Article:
New Gear Review: MOTU UltraLite AVB

UltraLite AVB isoWith more I/O than previous models, the MOTU half-rack space UltraLite AVB has 18 inputs and 18 outputs that includes two microphone and two guitar inputs, 8-channel ADAT optical (switchable to stereo TOSLink), 6 x 8 balanced 1/4-inch analog I/O and MIDI IN/OUT jacks. Easy to throw in your backpack, this small interface’s balanced analog outputs have a dynamic range of 117 dB, and there is double the DSP available for the redesigned console-style software mixer capable of 48 inputs and 12 stereo busses.

The routing matrix allows for the intuitive patching of inputs to outputs, or splitting inputs to multiple destinations. The UltraLite AVB will also work as a stand-alone mixer with 32-bit floating-point processing and modeled analog EQ, compressors and reverbs. Now you can control everything wirelessly from an app running on an iPad, iPhone or Android tablet, smartphone and laptops running a Web browser.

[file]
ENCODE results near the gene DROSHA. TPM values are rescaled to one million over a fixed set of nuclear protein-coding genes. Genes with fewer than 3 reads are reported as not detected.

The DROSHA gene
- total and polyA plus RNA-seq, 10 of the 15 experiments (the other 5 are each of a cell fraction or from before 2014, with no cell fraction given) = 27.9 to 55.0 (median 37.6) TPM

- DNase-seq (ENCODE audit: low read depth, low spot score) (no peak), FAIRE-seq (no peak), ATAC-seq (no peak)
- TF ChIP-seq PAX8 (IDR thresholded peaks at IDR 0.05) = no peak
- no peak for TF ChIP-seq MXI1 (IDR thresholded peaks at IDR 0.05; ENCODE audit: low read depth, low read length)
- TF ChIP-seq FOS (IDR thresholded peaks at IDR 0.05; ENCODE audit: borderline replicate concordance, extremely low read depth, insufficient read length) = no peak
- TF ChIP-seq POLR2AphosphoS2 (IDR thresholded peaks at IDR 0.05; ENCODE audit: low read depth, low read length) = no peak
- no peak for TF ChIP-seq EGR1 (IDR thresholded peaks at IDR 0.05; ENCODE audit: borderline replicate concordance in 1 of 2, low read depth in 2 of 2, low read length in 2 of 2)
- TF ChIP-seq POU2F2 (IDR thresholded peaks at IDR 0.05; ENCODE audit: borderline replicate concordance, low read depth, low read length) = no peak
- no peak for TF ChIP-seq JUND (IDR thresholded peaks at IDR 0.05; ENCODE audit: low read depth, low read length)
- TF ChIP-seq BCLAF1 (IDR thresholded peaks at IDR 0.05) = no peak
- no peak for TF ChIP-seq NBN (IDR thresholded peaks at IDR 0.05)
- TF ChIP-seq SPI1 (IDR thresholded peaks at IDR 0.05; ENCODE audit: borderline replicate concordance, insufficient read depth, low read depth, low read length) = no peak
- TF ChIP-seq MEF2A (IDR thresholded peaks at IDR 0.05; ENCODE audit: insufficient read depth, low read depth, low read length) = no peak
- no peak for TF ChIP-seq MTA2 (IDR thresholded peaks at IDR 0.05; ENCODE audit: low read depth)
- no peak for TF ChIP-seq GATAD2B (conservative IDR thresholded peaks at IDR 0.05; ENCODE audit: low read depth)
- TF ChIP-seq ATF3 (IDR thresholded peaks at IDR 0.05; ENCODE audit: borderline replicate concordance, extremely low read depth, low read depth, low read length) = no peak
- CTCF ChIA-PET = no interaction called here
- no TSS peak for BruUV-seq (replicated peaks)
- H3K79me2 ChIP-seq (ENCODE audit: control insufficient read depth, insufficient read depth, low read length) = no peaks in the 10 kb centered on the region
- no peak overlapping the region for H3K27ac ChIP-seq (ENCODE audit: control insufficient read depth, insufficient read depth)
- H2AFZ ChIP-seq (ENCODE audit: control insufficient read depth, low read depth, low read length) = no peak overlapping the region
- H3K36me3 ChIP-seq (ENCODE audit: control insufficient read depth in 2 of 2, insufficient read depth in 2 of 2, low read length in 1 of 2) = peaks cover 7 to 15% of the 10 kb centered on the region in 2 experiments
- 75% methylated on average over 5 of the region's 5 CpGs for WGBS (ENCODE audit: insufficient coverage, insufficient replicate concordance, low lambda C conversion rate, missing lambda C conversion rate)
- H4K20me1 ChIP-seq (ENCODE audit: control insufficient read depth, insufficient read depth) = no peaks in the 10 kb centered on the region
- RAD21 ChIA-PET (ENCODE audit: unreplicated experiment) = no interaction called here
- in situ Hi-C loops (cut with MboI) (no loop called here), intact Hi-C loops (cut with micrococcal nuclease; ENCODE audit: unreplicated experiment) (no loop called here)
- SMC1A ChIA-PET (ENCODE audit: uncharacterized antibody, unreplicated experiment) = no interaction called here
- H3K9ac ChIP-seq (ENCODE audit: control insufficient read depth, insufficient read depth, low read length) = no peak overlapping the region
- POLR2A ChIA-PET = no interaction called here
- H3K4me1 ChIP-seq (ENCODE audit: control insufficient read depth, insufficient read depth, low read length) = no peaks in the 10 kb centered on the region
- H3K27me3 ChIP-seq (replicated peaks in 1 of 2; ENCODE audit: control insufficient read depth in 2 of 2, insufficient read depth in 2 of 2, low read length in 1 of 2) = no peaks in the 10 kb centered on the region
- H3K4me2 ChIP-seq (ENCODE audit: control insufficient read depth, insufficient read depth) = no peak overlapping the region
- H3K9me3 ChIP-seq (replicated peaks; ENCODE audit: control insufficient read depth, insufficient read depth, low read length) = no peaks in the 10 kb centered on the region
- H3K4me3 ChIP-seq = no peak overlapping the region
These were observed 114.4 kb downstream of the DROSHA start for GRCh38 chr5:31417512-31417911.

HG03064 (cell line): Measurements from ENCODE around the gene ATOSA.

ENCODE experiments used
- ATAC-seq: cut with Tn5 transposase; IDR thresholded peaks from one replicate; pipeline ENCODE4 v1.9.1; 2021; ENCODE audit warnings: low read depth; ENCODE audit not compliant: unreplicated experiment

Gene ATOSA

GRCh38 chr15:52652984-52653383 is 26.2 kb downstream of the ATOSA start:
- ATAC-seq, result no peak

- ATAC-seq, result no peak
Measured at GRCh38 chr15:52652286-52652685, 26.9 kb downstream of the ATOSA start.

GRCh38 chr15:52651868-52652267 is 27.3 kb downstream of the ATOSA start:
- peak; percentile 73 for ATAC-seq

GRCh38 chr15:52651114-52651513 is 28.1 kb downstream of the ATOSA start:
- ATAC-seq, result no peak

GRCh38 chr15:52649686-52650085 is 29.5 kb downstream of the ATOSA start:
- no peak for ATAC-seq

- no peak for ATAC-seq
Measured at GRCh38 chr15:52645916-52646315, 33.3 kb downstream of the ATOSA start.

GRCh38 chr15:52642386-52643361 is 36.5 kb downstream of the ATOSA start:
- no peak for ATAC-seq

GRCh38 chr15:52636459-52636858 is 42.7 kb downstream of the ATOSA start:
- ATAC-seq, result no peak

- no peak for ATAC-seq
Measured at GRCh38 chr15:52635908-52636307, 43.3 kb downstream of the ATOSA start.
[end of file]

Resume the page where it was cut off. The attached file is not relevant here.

The MOTU UltraLite AVB connects to a computer through AVB Ethernet or class-compliant hi-speed USB 2.0 (compatible with USB 3.0 and iOS) and records at sample rates up to 192 kHz. Through AVB Ethernet, users can connect another AVB for more I/O or connect to an expanded MOTU AVB network with multiple interfaces and computers. The MOTU UltraLite AVB sells for $649 MSRP.


Barry Rudolph is a recording engineer/mixer who has worked on over 30 gold and platinum records. He has recorded and/or mixed Lynyrd Skynyrd, Hall & Oates, Pat Benatar, Rod Stewart, the Corrs, and more. Barry has his own futuristic music mixing facility and loves teaching audio engineering at Musician’s Institute, Hollywood, CA. He is a lifetime Grammy-voting member of NARAS and a contributing editor for Mix Magazine. barryrudolph.com